What exactly do Classics majors study?
Classics as a discipline involve the study of the languages, history, literature, philosophy, art history and archaeology of the ancient Greek and Roman cultures. Thus, while it is a historical discipline to a certain extent, it is truly an interdisciplinary field of study.
What jobs are possible with a Classics major?
Classics majors go on to many interesting careers. Since the study of Classics involves so many different aspects of academic study, Classics students receive training that prepares them for a wide variety of professions – including many that people wouldn’t normally associate with Classics. Did you know, for instance, that Ted Turner (the founder of CNN) was a Classics major in college?
Classics students continually report that they “learned how to learn” while studying Latin or Greek. They also become better writers since they learn how to analyze languages and many different genres of literature. The critical thinking skills they developed as Classics majors enable them to excel in a variety of professions ranging from medicine to journalism to teaching.
Prospective employers are often not as interested in WHAT your major is, but rather your passion, level of commitment, eagerness and ability to learn new things. In which other major can you tackle a language, history, philosophy, art history, mythology, architecture, literature and archaeology?
What are recent graduates doing now?
One recent graduate is working at a law firm but will soon leave to teach English abroad. She loves literature and hopes to become a writer when she returns. Another graduate was inspired by a research project he completed on farming in ancient Italy and is pursuing an advanced degree in economics toward study contemporary land use with an eye to helping developing countries.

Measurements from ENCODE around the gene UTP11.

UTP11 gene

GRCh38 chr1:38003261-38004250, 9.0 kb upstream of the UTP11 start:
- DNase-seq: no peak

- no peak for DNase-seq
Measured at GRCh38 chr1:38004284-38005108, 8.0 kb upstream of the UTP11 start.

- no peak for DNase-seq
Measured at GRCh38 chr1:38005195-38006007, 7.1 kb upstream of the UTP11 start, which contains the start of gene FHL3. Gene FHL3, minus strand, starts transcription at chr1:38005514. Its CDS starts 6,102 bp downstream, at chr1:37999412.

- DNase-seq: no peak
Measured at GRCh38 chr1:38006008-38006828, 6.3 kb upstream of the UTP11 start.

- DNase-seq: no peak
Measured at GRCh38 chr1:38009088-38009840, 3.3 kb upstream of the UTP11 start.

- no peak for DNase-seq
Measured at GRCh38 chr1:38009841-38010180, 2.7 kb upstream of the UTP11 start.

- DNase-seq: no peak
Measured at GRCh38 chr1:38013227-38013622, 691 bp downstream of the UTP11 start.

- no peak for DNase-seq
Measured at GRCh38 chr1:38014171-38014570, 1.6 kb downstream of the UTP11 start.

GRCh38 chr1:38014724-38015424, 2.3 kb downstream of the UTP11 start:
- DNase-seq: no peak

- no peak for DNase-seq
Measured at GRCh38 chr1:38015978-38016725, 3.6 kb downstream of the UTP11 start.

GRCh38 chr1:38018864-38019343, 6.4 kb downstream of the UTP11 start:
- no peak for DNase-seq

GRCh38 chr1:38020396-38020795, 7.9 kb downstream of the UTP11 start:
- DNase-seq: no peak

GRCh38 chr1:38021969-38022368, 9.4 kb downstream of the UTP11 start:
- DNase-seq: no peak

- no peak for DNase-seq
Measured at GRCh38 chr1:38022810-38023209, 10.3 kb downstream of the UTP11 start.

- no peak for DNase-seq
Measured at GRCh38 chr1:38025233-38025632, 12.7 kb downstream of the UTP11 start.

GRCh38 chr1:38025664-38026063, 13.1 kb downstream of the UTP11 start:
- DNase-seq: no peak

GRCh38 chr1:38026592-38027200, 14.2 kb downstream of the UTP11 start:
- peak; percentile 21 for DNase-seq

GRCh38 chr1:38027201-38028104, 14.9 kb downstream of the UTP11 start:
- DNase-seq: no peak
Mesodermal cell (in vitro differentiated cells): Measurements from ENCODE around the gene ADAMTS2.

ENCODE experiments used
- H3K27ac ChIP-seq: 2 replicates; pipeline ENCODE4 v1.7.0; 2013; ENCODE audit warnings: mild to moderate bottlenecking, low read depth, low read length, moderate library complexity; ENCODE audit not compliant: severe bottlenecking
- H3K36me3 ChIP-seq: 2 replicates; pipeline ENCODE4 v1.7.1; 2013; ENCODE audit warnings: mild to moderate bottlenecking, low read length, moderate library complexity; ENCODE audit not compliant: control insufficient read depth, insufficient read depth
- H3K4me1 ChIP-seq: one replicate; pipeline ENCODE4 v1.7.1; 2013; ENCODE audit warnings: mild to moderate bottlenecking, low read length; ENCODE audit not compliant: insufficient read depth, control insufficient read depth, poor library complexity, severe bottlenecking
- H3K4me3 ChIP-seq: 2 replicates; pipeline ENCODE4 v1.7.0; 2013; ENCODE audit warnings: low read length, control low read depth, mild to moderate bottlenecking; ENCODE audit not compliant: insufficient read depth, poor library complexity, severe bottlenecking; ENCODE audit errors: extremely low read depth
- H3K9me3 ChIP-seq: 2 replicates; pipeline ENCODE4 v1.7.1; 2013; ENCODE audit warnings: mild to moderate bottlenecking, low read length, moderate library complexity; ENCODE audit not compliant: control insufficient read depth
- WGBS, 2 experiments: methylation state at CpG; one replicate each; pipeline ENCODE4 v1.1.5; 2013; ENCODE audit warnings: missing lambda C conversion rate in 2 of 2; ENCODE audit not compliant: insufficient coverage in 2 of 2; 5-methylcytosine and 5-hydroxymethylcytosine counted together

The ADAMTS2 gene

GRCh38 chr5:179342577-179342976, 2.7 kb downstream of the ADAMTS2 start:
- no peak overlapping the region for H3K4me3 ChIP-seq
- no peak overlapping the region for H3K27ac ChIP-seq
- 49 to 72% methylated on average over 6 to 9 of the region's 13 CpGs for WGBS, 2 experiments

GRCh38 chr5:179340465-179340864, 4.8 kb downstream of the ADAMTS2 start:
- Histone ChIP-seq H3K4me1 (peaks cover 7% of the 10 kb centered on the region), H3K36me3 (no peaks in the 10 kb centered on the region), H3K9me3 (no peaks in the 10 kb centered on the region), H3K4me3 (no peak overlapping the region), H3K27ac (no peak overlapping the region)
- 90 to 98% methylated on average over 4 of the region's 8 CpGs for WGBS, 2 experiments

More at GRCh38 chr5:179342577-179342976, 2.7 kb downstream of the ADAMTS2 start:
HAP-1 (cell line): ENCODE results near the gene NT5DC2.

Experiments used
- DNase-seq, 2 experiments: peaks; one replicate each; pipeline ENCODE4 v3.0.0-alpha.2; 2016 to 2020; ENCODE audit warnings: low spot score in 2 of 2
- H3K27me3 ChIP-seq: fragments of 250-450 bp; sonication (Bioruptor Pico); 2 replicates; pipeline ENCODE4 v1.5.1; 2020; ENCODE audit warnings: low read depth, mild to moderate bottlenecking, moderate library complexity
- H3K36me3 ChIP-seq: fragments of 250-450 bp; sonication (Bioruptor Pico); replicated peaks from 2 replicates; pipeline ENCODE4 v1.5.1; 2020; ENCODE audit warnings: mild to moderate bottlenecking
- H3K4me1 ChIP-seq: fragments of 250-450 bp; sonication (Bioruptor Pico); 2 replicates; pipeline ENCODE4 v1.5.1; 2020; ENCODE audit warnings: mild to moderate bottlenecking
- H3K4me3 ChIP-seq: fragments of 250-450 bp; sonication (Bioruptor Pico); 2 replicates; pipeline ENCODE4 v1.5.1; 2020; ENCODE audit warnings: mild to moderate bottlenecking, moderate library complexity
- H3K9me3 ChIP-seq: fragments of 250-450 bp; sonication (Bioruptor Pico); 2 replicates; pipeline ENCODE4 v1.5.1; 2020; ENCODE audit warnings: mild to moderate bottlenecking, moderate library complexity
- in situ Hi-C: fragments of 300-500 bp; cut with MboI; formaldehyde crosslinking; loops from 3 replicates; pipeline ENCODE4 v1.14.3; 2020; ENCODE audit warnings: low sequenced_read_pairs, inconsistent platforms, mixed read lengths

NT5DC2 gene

Learning opportunties outside of the classroom:
Internships. The most directly applicable internships are tutoring (Latin or Greek) and, if the student is interested in teaching, conducting student teaching, which is set up through the education program at UST.
Study abroad. While we do not have an official study abroad program, there are many opportunities to study classical civilization abroad, particularly in Rome and Greece. Some former students have even studied Latin or Greek in Scotland and England.
Study abroad always enhances an individual’s life experience and learning. Contact with different cultures broadens perspectives and often leads to developing a greater ability to accept those who see things differently from yourself. Through a familiarity with a different culture, people are often able to develop new perspectives not only about others but also about themselves and their own culture.
Faculty at work
Our faculty members principally teach, but they also write. They have been involved with student-faculty research partnerships at other institutions before coming to UST, so such collaborations will most likely appear here soon.
What jobs are possible with a Classical Civilization major?
- Research and policy analyst
- Information specialist
- Business manager
- Production manager
- Public relations specialist
- Sales representative
- Conference relations specialist
- Data coordinator
- Communications media planner
- Public policy analyst
- Public interest lobbyist
- Foreign service agent
- Press secretary
- Legislative assistant
- Field representative
- Diplomatic staff member
- Public relations specialist
- Executive manager
- Public administrator
- Research and development specialist
- Community affairs specialist
- Higher education administrator
- Foreign service representative
- Museum worker
- Foundation worker
- Travel agent
- Teacher/college and high school